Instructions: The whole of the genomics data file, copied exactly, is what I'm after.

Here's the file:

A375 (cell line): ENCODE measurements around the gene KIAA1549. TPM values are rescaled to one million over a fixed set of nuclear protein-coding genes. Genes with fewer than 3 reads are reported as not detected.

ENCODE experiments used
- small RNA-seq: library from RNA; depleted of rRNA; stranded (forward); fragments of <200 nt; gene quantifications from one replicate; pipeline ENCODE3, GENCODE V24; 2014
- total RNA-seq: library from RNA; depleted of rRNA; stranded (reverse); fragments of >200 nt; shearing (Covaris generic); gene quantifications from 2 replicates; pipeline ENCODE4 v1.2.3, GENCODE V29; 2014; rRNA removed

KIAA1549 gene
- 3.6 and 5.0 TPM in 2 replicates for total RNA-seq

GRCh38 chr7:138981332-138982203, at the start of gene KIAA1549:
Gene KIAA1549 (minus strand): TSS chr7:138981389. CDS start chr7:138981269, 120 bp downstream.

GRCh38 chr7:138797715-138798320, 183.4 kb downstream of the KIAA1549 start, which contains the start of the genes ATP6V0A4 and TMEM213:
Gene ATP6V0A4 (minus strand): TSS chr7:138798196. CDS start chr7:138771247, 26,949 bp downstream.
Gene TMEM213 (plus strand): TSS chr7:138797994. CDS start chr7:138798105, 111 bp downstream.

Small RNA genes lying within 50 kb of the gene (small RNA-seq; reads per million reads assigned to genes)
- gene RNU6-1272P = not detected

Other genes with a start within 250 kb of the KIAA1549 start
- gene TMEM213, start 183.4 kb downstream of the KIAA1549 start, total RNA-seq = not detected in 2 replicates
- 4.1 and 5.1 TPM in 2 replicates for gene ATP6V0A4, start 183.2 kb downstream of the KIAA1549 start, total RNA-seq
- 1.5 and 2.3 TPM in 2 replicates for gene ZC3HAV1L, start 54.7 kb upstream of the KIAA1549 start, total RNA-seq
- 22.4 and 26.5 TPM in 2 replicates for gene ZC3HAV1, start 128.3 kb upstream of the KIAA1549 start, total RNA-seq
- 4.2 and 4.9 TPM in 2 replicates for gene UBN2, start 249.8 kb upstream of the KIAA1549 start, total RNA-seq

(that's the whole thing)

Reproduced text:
A375 (cell line): ENCODE measurements around the gene KIAA1549. TPM values are rescaled to one million over a fixed set of nuclear protein-coding genes. Genes with fewer than 3 reads are reported as not detected.

ENCODE experiments used
- small RNA-seq: library from RNA; depleted of rRNA; stranded (forward); fragments of <200 nt; gene quantifications from one replicate; pipeline ENCODE3, GENCODE V24; 2014
- total RNA-seq: library from RNA; depleted of rRNA; stranded (reverse); fragments of >200 nt; shearing (Covaris generic); gene quantifications from 2 replicates; pipeline ENCODE4 v1.2.3, GENCODE V29; 2014; rRNA removed

KIAA1549 gene
- 3.6 and 5.0 TPM in 2 replicates for total RNA-seq

GRCh38 chr7:138981332-138982203, at the start of gene KIAA1549:
Gene KIAA1549 (minus strand): TSS chr7:138981389. CDS start chr7:138981269, 120 bp downstream.

GRCh38 chr7:138797715-138798320, 183.4 kb downstream of the KIAA1549 start, which contains the start of the genes ATP6V0A4 and TMEM213:
Gene ATP6V0A4 (minus strand): TSS chr7:138798196. CDS start chr7:138771247, 26,949 bp downstream.
Gene TMEM213 (plus strand): TSS chr7:138797994. CDS start chr7:138798105, 111 bp downstream.

Small RNA genes lying within 50 kb of the gene (small RNA-seq; reads per million reads assigned to genes)
- gene RNU6-1272P = not detected

Other genes with a start within 250 kb of the KIAA1549 start
- gene TMEM213, start 183.4 kb downstream of the KIAA1549 start, total RNA-seq = not detected in 2 replicates
- 4.1 and 5.1 TPM in 2 replicates for gene ATP6V0A4, start 183.2 kb downstream of the KIAA1549 start, total RNA-seq
- 1.5 and 2.3 TPM in 2 replicates for gene ZC3HAV1L, start 54.7 kb upstream of the KIAA1549 start, total RNA-seq
- 22.4 and 26.5 TPM in 2 replicates for gene ZC3HAV1, start 128.3 kb upstream of the KIAA1549 start, total RNA-seq
- 4.2 and 4.9 TPM in 2 replicates for gene UBN2, start 249.8 kb upstream of the KIAA1549 start, total RNA-seq